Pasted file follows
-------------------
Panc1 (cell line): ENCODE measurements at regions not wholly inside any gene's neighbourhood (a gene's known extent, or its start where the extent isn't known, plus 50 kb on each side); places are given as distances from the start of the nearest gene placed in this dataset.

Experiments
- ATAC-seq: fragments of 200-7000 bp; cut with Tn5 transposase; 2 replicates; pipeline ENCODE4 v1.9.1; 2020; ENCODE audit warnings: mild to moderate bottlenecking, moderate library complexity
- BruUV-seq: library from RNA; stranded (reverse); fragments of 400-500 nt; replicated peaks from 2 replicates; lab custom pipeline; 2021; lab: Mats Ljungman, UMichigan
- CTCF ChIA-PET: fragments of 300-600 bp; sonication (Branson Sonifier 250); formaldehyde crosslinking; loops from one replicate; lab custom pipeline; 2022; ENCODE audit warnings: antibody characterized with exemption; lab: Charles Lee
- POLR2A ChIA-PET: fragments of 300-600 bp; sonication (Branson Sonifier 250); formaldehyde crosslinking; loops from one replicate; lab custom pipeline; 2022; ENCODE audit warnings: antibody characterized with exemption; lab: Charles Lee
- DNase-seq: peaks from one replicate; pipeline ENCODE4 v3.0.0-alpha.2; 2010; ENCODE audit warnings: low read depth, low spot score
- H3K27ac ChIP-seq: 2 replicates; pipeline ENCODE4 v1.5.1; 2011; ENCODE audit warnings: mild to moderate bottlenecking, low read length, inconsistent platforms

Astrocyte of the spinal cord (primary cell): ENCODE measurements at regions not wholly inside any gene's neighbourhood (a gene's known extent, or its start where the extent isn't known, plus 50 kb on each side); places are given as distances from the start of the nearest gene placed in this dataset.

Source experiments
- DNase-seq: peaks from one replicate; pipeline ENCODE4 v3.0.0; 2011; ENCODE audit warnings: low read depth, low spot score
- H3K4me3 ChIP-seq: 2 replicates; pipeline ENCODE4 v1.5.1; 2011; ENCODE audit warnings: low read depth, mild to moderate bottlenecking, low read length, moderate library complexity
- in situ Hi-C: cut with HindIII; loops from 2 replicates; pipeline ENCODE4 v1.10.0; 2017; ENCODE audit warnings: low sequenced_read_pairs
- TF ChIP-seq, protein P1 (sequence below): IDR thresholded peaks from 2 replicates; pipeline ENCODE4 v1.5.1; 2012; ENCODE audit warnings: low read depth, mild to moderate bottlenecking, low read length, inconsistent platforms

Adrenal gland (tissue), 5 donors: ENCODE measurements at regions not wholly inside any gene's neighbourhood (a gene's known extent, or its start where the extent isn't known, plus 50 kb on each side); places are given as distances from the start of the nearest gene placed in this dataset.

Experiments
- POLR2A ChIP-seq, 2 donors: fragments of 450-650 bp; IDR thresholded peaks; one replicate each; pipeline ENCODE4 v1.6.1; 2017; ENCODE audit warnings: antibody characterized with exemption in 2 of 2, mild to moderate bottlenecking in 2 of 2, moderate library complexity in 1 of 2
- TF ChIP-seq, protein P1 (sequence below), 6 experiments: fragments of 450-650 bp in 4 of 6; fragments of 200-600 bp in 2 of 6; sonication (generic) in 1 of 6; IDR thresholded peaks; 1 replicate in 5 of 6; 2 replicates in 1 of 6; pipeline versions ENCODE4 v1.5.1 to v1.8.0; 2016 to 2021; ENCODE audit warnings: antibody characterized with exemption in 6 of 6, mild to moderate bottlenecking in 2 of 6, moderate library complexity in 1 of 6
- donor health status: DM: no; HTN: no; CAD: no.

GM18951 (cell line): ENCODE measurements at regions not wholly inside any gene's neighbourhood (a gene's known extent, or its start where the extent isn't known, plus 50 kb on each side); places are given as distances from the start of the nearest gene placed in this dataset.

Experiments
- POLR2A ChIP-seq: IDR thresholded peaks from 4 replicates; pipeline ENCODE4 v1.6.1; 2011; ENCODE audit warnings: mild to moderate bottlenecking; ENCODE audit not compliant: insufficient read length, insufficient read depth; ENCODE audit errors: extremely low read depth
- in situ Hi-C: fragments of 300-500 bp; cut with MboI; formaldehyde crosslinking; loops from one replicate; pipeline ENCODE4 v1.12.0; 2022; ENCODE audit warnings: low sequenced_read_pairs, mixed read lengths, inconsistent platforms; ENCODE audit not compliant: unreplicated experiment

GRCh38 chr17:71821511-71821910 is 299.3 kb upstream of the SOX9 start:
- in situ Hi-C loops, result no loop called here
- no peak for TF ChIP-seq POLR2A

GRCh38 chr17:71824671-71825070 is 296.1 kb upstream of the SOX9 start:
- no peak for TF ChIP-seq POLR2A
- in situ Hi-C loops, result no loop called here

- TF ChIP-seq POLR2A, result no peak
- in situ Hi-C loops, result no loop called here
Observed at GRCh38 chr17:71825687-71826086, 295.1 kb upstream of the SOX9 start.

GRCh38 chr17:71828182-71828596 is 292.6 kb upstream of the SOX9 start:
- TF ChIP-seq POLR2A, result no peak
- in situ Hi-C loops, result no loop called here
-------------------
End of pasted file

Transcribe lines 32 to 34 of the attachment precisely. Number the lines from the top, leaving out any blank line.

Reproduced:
Observed at GRCh38 chr17:71825687-71826086, 295.1 kb upstream of the SOX9 start.

GRCh38 chr17:71828182-71828596 is 292.6 kb upstream of the SOX9 start:
- TF ChIP-seq POLR2A, result no peak